Appearing live on Sunday morning TV with the PM, Michael Gove launched an explosive attack saying Ms Truss had failed to make a case to abolish the 45p top rate levy during her winning leadership contest.
Mr Gove said the tax plan must be dropped, hinting he would vote against the plan.
He said she should only stick to halting the corporation tax rise and reversing the National Insurance rise.
Mr Gove said: “Now, personally I’m wary of the changes that she’s making in both those areas but she did win on that basis. But what was not discussed during the Conservative leadership election was the prospect of income tax cuts for the wealthiest.”
He added: “You need to make sure that the changes that we make are in tune with the values on which Boris won the 2019 election, which are looking after the most vulnerable in our society.”
Meanwhile, former Chancellor George Osborne revealed it was “touch and go whether the Chancellor can survive”.
Speaking to Channel 4’s The Andrew Neil Show, he said if Mr Kwarteng’s speech goes badly tomorrow “it’s curtains”.
Meanwhile, Mr Kwarteng will attempt to calm the financial markets following a week of turmoil following his announcement.
His “growth plan” was heavily criticised by the IMF and the Bank of England had to intervene with a £65billion injection to prop up pension funds on the verge of collapse.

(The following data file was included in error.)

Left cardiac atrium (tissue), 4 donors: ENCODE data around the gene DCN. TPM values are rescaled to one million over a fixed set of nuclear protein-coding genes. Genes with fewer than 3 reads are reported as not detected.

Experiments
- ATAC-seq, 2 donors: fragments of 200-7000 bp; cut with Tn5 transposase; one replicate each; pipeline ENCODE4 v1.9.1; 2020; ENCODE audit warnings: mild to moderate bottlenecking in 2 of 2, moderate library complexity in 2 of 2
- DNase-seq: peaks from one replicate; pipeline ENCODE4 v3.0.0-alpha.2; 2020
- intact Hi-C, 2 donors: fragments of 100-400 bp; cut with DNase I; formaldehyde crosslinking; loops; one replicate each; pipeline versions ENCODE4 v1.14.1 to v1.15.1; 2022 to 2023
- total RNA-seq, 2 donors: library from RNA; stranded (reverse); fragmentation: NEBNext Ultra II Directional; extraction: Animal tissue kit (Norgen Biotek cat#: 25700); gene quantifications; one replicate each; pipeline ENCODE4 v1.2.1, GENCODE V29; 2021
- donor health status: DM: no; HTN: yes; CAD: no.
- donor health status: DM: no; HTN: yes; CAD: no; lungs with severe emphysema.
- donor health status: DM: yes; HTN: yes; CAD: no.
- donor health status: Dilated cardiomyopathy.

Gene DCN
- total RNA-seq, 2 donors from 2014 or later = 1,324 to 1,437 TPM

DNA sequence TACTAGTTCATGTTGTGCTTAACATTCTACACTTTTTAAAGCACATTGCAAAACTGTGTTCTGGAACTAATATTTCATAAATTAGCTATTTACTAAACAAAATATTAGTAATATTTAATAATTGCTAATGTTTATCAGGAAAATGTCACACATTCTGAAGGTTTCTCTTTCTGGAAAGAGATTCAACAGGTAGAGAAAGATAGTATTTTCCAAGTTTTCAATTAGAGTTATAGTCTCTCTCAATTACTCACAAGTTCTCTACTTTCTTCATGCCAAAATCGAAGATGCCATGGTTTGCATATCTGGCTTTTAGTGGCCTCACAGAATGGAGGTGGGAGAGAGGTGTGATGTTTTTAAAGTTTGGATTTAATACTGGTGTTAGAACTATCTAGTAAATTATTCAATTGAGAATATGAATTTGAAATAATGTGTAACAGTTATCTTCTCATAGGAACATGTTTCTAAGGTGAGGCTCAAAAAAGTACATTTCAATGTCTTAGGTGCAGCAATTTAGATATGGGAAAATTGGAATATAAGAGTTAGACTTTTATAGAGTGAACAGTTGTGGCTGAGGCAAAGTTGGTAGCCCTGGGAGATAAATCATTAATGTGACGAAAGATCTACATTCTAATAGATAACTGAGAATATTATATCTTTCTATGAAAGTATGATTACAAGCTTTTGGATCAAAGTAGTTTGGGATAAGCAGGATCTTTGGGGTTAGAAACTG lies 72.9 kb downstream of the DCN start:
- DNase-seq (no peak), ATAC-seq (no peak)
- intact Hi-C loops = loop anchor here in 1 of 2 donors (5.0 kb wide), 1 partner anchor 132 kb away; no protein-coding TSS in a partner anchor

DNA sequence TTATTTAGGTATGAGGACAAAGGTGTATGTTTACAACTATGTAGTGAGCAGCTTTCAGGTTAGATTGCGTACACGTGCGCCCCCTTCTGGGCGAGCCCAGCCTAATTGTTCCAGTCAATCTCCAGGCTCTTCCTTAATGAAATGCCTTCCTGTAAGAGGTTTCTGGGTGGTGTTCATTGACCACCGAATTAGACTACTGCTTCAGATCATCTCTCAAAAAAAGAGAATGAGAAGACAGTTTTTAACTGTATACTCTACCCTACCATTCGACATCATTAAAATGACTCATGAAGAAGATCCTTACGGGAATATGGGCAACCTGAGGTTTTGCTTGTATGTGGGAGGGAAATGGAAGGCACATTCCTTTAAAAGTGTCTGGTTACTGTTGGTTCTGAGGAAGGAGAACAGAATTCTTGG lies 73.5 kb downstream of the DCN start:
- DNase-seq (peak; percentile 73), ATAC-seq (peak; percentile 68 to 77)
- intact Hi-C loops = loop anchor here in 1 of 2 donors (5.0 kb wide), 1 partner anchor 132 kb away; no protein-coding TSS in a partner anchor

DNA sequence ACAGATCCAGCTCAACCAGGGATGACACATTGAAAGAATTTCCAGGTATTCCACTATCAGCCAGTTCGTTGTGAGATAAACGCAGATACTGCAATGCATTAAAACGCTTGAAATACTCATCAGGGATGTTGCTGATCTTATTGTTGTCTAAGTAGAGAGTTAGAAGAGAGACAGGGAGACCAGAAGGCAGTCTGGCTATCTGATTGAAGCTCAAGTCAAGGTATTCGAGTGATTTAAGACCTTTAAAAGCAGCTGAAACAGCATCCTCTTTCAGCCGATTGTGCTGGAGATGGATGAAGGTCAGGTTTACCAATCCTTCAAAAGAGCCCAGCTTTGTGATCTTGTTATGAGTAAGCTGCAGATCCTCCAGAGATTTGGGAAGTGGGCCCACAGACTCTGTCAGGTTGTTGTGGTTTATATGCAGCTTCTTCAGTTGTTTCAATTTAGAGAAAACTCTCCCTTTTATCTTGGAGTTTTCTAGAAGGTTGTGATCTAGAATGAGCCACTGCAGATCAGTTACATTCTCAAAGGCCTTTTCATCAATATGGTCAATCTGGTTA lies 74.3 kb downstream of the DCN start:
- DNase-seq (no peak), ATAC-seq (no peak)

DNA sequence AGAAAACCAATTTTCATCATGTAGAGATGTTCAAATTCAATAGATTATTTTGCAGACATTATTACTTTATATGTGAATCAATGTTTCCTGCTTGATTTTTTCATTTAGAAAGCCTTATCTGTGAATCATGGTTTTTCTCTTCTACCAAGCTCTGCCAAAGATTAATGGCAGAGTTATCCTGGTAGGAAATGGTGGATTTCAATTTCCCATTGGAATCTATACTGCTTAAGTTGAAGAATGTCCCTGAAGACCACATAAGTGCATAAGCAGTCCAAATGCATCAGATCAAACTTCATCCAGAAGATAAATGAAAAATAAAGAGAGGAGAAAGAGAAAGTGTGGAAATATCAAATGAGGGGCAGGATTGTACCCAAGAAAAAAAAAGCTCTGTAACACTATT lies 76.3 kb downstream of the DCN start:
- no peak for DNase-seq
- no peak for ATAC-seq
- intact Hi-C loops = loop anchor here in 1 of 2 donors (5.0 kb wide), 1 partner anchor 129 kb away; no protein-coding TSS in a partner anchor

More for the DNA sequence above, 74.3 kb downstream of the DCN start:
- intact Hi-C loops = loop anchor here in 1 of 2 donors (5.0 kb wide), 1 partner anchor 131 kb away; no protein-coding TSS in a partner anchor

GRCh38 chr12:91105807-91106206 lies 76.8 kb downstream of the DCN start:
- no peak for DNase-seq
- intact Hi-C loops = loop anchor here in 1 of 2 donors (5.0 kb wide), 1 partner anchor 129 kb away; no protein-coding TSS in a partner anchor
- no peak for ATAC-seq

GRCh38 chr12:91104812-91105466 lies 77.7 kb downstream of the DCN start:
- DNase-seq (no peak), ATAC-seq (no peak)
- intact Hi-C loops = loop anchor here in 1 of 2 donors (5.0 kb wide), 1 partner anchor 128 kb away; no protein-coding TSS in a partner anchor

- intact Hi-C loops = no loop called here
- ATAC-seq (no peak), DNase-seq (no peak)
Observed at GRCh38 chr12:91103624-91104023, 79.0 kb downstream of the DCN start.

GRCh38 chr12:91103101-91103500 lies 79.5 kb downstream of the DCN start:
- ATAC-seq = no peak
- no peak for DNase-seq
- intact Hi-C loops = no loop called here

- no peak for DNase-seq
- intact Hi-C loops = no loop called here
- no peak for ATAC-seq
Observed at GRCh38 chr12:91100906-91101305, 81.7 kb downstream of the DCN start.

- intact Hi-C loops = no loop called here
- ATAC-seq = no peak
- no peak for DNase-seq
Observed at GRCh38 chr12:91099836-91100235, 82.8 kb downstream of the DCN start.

Mr Kwarteng will tell delegates: “I refuse to accept that it is somehow Britain’s destiny to fall into middle income status or that the tax burden reaching a 70-year high is somehow inevitable.
“It isn’t, and shouldn’t be. We needed a new approach, focused on raising economic growth.
“We must stay the course. I am confident our plan is the right one.”
The Chancellor will set out a “new economic deal” for the country to help manage debt with an “iron-clad commitment to fiscal discipline” as he strives for 2.5 per cent growth.
But Conservative Party chairman Jake Berry has warned the Tories face an uphill struggle to win the next election, saying “it’s time to deliver, deliver, deliver” on the promises made in the 2019 election.